The largest snakes in the world: Lachesis muta



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The largest snakes in the world: Lachesis muta

With a length of up to three meters, the rattlesnake is known as the terror of the woods is the largest living solenoglyph snake, and the longest venomous snake in the western hemisphere. The head of this animal is very large, enlarged in the back and very distinct from the body by a narrow neck.

The mouth is armed with large venom glands and two very long curved fangs that exceed five centimeters and are powered by powerful muscles. No other viperid is armed with such large teeth. This snake is similar to rattlesnakes, but its tail is not equipped with a rattle.

In any case, when the terror of the woods is alarmed, it raises its tail and makes it vibrate as happens in rattlesnakes; in a second moment he arranges himself with the front part of the body in an S shape, and with a quick sprint he bites the opponent.

The favorite habitat of this animal are the forests, where it lives camouflaged in the vegetation. On the island of Trinidad, this snake lives mostly on hills or mountains. Unlike other rattlesnakes, the terror of the woods lays eggs, which are protected by the female during their incubation.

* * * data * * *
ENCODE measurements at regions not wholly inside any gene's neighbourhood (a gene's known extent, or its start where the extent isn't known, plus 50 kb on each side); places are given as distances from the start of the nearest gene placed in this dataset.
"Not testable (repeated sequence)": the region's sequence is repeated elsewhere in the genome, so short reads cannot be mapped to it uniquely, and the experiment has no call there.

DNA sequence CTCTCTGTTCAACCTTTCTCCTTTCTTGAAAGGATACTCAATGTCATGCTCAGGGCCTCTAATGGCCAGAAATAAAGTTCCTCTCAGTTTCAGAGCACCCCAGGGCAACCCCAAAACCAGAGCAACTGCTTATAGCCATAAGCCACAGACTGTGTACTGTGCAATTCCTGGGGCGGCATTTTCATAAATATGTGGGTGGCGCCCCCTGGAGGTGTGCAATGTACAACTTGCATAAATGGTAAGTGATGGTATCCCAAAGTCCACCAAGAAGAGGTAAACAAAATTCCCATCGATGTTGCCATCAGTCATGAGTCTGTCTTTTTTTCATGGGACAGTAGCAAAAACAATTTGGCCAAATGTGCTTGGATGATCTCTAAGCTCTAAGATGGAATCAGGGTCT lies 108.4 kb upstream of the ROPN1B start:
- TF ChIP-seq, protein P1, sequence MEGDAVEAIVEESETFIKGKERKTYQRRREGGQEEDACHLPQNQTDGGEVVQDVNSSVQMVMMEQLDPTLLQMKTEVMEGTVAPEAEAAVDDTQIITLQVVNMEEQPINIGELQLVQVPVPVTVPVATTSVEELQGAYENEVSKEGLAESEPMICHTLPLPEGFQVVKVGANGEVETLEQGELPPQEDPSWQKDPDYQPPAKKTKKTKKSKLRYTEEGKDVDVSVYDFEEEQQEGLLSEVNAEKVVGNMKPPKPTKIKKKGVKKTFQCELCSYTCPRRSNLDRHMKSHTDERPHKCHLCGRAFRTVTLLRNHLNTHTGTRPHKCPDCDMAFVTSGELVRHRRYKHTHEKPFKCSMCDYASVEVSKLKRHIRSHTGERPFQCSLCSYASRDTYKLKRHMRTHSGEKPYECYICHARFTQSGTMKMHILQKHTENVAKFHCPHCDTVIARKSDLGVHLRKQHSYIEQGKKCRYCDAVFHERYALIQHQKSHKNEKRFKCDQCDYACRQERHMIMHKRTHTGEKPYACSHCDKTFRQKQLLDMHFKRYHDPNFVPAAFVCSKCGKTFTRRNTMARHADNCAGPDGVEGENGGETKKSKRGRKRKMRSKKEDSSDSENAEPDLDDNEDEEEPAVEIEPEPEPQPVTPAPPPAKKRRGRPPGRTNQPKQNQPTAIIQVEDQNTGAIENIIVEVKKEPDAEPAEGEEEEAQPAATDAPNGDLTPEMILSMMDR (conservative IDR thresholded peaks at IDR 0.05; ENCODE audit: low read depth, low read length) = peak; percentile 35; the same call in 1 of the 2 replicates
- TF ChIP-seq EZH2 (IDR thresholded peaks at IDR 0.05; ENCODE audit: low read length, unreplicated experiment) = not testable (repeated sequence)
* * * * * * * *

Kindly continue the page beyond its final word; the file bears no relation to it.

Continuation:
The body, with an almost triangular section, is rather robust, and adorned with over thirty rows of strongly keeled scales. The coloration of the scales is yellowish, brownish or reddish at the base, and a series of diamond-like designs of black or dark brown color, with a light spot in the middle, run along the entire back.

A bite from this snake is comparable to a double deep intromuscular injection, with a relatively large amount of venom. When compared to that of other rattlesnakes, the venom would appear to be less toxic. In reality, the studies carried out have only been carried out on specimens in captivity, probably debilitated.

In nature, in fact, it is possible that the venom of this rattlesnake does not differ in terms of toxicity from that of the snakes of the genus Bothrops, and certainly the quantities injected are much greater. In fact, there are many reports of fatal bites caused by this large predatory snake.

The poison is hemotoxic with proteolysis and hemolysis. IUCN has classified the rattlesnake as vulnerable, placing it in its Red List.